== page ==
Other patients bear the real cost of Herceptin
How much will Herceptin really cost? BMJ Volume 333 pp 1118-20
The real cost of Herceptin is borne by other patients whose treatment has to be dropped to balance the books, say doctors in this week’s BMJ.
New guidance from the National Institute for health and Clinical Excellence (NICE) recommends trastuzumab (Herceptin) in early breast cancer, but it provides no extra funding and does not suggest what cuts should be made to release this extra money. This leaves medical staff with difficult decisions to make.
Doctors at the Norfolk and Norwich University Hospital NHS Trust and the University of East Anglia calculated that they will have to find £1.9m each year to make Herceptin available to the patients who may be eligible. This becomes £2.3m if the costs of testing and monitoring patients are added.
But the real cost lies in the services that will be cut to provide this money, they write.
To illustrate this, they audited drug costs in their hospital’s cancer centre and estimated how they could save £1.9m by cutting chemotherapy and palliative care treatments.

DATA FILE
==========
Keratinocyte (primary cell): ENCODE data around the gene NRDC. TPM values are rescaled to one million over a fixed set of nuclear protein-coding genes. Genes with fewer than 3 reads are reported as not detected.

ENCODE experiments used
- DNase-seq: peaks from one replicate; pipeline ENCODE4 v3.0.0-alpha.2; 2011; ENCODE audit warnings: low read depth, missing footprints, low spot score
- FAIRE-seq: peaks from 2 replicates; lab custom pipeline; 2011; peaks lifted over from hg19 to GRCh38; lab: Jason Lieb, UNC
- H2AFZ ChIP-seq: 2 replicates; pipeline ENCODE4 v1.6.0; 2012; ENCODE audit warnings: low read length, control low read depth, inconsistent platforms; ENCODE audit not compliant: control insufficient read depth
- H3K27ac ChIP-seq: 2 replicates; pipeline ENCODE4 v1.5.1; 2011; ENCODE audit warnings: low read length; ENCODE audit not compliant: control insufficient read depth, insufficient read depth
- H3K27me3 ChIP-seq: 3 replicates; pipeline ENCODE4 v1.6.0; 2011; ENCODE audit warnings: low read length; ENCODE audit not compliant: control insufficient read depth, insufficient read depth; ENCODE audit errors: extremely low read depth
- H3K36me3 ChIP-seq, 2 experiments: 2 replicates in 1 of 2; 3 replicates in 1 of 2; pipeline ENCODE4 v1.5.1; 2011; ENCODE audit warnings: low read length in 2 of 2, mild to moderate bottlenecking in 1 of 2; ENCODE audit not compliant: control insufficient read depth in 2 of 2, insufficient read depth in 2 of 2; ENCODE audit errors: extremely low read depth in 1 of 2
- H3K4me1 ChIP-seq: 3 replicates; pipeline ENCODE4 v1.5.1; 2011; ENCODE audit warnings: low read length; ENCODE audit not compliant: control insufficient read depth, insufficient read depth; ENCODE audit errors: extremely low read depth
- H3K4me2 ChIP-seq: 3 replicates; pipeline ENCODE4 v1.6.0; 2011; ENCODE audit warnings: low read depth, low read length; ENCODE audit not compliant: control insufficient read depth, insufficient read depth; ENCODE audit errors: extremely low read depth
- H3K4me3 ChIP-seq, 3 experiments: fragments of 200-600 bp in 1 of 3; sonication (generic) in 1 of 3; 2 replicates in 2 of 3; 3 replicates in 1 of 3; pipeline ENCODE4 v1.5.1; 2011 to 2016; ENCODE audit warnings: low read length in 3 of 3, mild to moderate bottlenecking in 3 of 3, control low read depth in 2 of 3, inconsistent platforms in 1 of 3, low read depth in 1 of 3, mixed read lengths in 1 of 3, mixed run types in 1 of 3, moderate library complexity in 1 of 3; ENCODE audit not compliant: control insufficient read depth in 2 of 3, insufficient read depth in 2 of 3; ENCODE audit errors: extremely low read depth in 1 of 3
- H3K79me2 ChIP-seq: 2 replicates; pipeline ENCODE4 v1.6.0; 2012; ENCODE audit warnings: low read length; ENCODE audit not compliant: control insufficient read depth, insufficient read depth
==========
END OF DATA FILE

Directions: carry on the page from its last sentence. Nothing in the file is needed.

The sum of £1.9m would enable us to treat 75 patients with Herceptin, but at four times the cost of the adjuvant treatments, they say. These treatments have been proved to be clinically effective and their estimated cost effectiveness is far greater than that currently expected for Herceptin.
So they could fund Herceptin if they did not treat 355 patients receiving adjuvant treatment (16 of whom would be cured) or 208 patients receiving palliative chemotherapy, and if they found £500,000 from another source.
“These untreated patients will be people we know,” say the authors. “We will be the ones to tell them they are not getting treatment that has been proved to be effective and which costs relatively little, because it is not the treatment of the moment.”
These results are obviously not definitive, but illustrate the fundamental challenge facing the NHS – the tension between national priority setting and local implementation, they add.
This situation highlights our central argument, that as NICE guidance provides no extra funding or any suggestion of which services to cut, medical professionals ultimately have to make these decisions.
Political pressure, patient advocacy and media hyperbole should not be the determinant of who is treated and with what, they argue. In NICE we have an established system, but it is currently creating more problems than solutions.
They believe that NICE should be given responsibility to decide what should be cut to fund newly recommended technologies or the ability to allocate extra funds for implementation, or both.
Last reviewed: By John M. Grohol, Psy.D. on 21 Feb 2009
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